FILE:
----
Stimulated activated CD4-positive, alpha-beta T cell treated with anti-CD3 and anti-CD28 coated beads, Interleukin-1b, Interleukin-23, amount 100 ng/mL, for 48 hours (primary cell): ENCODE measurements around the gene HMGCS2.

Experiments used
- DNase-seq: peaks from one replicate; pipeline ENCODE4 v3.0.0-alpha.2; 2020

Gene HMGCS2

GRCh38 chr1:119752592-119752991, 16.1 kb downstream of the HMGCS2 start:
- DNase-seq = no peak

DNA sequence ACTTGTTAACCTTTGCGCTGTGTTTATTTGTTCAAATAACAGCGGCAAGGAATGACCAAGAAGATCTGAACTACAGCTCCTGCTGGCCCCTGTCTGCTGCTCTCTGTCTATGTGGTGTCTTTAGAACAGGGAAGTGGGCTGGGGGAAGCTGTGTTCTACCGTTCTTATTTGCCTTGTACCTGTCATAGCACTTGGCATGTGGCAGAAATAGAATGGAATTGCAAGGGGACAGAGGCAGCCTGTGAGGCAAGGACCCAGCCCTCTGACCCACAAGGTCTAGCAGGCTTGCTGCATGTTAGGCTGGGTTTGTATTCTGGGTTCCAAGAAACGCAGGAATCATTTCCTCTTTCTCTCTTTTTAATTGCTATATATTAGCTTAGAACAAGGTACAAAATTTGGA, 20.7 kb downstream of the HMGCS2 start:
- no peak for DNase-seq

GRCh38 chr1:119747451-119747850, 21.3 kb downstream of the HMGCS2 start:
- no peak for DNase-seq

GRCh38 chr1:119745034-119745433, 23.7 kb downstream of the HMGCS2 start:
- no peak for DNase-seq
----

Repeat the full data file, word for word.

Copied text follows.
Stimulated activated CD4-positive, alpha-beta T cell treated with anti-CD3 and anti-CD28 coated beads, Interleukin-1b, Interleukin-23, amount 100 ng/mL, for 48 hours (primary cell): ENCODE measurements around the gene HMGCS2.

Experiments used
- DNase-seq: peaks from one replicate; pipeline ENCODE4 v3.0.0-alpha.2; 2020

Gene HMGCS2

GRCh38 chr1:119752592-119752991, 16.1 kb downstream of the HMGCS2 start:
- DNase-seq = no peak

DNA sequence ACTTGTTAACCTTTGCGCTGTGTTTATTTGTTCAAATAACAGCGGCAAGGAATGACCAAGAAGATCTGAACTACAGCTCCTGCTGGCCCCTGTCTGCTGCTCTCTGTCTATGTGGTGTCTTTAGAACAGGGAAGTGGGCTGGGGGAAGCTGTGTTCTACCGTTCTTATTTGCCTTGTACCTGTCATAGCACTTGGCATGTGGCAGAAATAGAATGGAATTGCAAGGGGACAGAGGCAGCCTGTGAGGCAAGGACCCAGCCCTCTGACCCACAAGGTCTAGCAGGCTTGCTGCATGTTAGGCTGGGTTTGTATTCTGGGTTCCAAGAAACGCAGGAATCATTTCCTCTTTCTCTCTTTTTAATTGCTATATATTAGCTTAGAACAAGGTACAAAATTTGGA, 20.7 kb downstream of the HMGCS2 start:
- no peak for DNase-seq

GRCh38 chr1:119747451-119747850, 21.3 kb downstream of the HMGCS2 start:
- no peak for DNase-seq

GRCh38 chr1:119745034-119745433, 23.7 kb downstream of the HMGCS2 start:
- no peak for DNase-seq